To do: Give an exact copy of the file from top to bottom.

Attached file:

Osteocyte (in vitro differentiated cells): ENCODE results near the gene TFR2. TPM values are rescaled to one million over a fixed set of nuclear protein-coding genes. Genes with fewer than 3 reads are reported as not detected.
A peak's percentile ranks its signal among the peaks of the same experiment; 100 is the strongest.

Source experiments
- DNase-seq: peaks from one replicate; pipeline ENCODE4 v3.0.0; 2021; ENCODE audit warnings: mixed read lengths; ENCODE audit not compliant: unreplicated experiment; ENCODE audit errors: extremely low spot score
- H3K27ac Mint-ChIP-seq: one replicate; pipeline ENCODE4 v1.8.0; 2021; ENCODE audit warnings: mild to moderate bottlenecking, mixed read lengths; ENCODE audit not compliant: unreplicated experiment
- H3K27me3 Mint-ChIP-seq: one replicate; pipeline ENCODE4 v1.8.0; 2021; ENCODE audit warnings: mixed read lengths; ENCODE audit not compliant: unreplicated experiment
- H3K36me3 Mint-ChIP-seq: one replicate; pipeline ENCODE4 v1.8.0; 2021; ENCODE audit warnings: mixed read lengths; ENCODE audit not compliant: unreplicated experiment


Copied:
Osteocyte (in vitro differentiated cells): ENCODE results near the gene TFR2. TPM values are rescaled to one million over a fixed set of nuclear protein-coding genes. Genes with fewer than 3 reads are reported as not detected.
A peak's percentile ranks its signal among the peaks of the same experiment; 100 is the strongest.

Source experiments
- DNase-seq: peaks from one replicate; pipeline ENCODE4 v3.0.0; 2021; ENCODE audit warnings: mixed read lengths; ENCODE audit not compliant: unreplicated experiment; ENCODE audit errors: extremely low spot score
- H3K27ac Mint-ChIP-seq: one replicate; pipeline ENCODE4 v1.8.0; 2021; ENCODE audit warnings: mild to moderate bottlenecking, mixed read lengths; ENCODE audit not compliant: unreplicated experiment
- H3K27me3 Mint-ChIP-seq: one replicate; pipeline ENCODE4 v1.8.0; 2021; ENCODE audit warnings: mixed read lengths; ENCODE audit not compliant: unreplicated experiment
- H3K36me3 Mint-ChIP-seq: one replicate; pipeline ENCODE4 v1.8.0; 2021; ENCODE audit warnings: mixed read lengths; ENCODE audit not compliant: unreplicated experiment